Wednesday, 14 April 2010

How To Launch A Manifesto

The three main parties have all now released their manifestos.  And now it's Thursday.  How do you feel?  Empty?  A little bit post-coital?  Yeah, me too.  I don't know how I'm going to get to the weekend, let alone the next General Election.  How can I go a single morning without some shiny-faced would-be demagogue flinging lukewarm intellectual porridge at me?  I mean, obviously there's Thought For The Day, but that seems a mere amuse bouche now that I've tasted the three full, gloopy courses of the feast.

So, look.  I was thinking: we could do it ourselves.  We could each take turns to issue a manifesto - one a day so that we get our full RDA of feeling a bit nonplussed.  Obviously, this is a big step.  The major parties have been working on theirs since, ooh, at least when they took delivery of the beer mats and fag packets that their marketing blokes ordered and they could get their pens out.  If we are to make a go at this, I reckon it might be worthwhile to have a few guidelines so that we don't all accidentally end up writing something else, like a novel, or a recipe.  Seriously, it can happen; the recipe for Banoffee Pie was the first draft of Das Kapital.  True story.

Here, then, is a simple DIY guide to launching a manifesto.

1)  Get some buzzwords.  

There are several ways to go here.  The Tories went for the refrain 'We The People', thus giving away that they basically wish they were doing politics in a different, more glamorous country.  Perhaps you might like to borrow something from another culture yourself.  Maybe "Arbeit Macht Frei", or "Mola Ram, Sula Ram".

The Lib-Dems had a go at being ultra-modern with their references, Nicholas Cleggolas talking about "hard-wiring fairness into society."  Bang up to date.  The date in this case being some time in the 1990s, clearly, but the effort is noted.  Perhaps you could talk about "Floppy Disk Britain" or "SodaStream Society".

Labour tried to give the impression of energy and struggle: "restless and relentless reformers" they said they'd be.  Perhaps you could describe yourself as something similar: "antsy and incessant" or "ADHD with a twist of passive aggression".

2) Get an Image.

The actual, physical manifesto has to look like something, even though it is basically on a one-way trip to the green bin by the gate.  The Tories went for that slightly spare, sombre look you would normally associate with vanity publishing or the slim volumes of poetry that despotic leaders all seem to release.  Labour chose a sort of The-Kremlin-Just-Bought-The-Poster-Painters-A-Couple-More-Colours vibe.  And the Liberal Democrats resigned themselves to going the The-Budget's-All-Gone-But-The-Intern's-Brought-His-Laptop route.  This leaves you with a number of thus far unclaimed options, to whit:

-Something that looks a bit like the X-Factor design.
-Free DVD of Catherine Cookson miniseries on the cover.

3) Choose a launch setting.

Labour surprised us all by holding their launch in a hospital and having Gordon Brown stand in front of footage of a cornfield.  This, presumably, was to marry the notions of success (hospital) and hope (cornfield).  In the event it just looked like the patients were being visited by a theatre therapy group with the worst production of Oklahoma ever.  The Conservatives symbolically held theirs in a famously derelict building that's been unsuccessfully trying to renew itself for a couple of decades and Nicholas Cleggolas stood in front of a blue screen, presumably so that they can chromakey in a picture of whichever party the Lib Dems end up backing later on, once they've decided.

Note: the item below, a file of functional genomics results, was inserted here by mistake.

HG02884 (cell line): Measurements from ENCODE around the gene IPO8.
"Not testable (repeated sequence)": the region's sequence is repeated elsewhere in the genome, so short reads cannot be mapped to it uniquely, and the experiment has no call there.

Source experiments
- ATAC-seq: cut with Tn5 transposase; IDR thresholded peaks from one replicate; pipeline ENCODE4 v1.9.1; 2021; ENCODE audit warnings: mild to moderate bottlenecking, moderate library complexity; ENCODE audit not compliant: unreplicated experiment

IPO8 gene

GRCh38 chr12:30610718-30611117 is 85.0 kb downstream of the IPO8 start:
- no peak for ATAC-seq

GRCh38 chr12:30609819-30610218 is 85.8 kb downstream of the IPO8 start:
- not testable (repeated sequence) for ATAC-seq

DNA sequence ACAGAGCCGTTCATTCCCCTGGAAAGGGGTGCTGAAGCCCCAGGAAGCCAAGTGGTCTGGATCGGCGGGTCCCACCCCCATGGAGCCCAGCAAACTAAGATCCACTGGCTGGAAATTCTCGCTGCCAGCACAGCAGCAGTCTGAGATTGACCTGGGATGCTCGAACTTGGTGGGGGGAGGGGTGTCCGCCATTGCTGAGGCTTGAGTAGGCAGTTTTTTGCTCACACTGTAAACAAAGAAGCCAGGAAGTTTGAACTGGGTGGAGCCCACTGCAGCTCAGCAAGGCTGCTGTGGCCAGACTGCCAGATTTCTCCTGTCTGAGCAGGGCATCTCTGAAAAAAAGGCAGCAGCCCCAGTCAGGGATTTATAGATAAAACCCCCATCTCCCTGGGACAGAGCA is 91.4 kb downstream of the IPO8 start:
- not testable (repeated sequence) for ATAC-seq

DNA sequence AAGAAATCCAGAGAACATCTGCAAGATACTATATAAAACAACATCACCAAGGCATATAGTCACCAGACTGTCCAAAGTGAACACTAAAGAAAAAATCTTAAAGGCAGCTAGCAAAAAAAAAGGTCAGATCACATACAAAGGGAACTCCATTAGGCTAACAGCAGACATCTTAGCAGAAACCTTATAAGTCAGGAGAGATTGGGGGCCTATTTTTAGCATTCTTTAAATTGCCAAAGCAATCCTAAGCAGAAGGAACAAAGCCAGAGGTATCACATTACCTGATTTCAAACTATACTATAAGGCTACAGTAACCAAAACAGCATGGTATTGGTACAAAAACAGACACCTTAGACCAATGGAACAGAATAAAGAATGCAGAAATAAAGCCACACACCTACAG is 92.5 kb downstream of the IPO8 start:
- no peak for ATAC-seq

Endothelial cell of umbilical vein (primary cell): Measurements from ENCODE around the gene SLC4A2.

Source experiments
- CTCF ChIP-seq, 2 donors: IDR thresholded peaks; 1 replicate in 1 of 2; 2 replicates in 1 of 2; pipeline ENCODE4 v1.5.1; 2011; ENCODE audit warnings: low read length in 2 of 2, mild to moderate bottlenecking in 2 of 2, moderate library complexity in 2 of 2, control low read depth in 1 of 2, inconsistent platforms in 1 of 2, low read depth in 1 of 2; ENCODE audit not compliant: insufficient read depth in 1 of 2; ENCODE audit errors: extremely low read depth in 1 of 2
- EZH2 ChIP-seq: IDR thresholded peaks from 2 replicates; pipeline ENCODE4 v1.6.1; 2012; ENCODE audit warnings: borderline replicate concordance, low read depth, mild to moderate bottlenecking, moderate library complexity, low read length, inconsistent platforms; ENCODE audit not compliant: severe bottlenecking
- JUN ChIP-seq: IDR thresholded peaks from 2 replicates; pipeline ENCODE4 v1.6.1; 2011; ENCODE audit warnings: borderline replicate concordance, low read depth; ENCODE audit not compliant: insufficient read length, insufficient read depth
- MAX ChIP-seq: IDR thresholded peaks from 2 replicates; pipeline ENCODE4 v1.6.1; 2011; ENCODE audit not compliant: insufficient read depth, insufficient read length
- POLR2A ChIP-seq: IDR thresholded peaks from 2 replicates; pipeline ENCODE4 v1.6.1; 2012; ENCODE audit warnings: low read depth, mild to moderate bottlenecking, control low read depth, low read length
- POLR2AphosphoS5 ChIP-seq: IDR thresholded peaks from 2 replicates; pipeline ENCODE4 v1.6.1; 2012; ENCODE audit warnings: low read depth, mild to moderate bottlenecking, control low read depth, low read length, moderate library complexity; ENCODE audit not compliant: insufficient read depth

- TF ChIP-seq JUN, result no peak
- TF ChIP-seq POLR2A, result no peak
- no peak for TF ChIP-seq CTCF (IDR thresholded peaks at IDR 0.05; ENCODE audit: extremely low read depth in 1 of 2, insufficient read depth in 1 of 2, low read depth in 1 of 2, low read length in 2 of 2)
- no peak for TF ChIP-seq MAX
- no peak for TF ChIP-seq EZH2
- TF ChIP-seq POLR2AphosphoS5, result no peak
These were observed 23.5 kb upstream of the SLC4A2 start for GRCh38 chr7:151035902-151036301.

Again, plenty of possibilites go unspoken for:

- Stonehenge/Cerne Abbas/That Big Chalk Horse
- Mrs. Thatcher's Gaping Maw
- Nandos

4)  Think of Some Policies

Now, this sounds hard and it might seem odd that it's last on the list, but in truth it's very easy.  You don't need policies and you certainly don't need detail when it comes to the actual launch. It's best to avoid trying to name specific policies in any event in case you commit to something.  Just look at how the main parties do it - we've still not really got a straight answer from any of them on where they stand on the repeal of the Corn Laws.  Really, what you are trying to convey to 'Them, The People' is the general thrust of your ideas - your basic direction.  And this couldn't be easier because there are only three available:

- Mend Broken Britain.
- Ask Broken Britain to mend itself.
- Get a big stack of yellow pages and a phone and ring round all the Broken Britain menders, asking for quotes.

Oh, and don't forget - crossword in the middle for light relief and TV listings on the back.


  1. Am I alone in detecting a tinge of cynicism in this latest essay?

  2. I'm going to base my manifesto on cakes. With vague promises about filling the economy with jam and forcing the bankers to take all their bonuses in the form of domino cakes.

  3. Slogan: Mi casa, sui casa - ie take my house and good luck cos I can't bloody sell it. Or possibly, my house/your house, doesn't matter if I can flip it to quadruple my income.
    Image: Blonde. Lots of leather. Secretarial spectacles.
    Launch: 1500-2000, The M6 around Birmingham - captive audience desperate for absolutely ANYTHING to entertain them.
    Policies: Ooooh - lots! Just name one, I expect it's in here somewhere... (delves into handbag) ...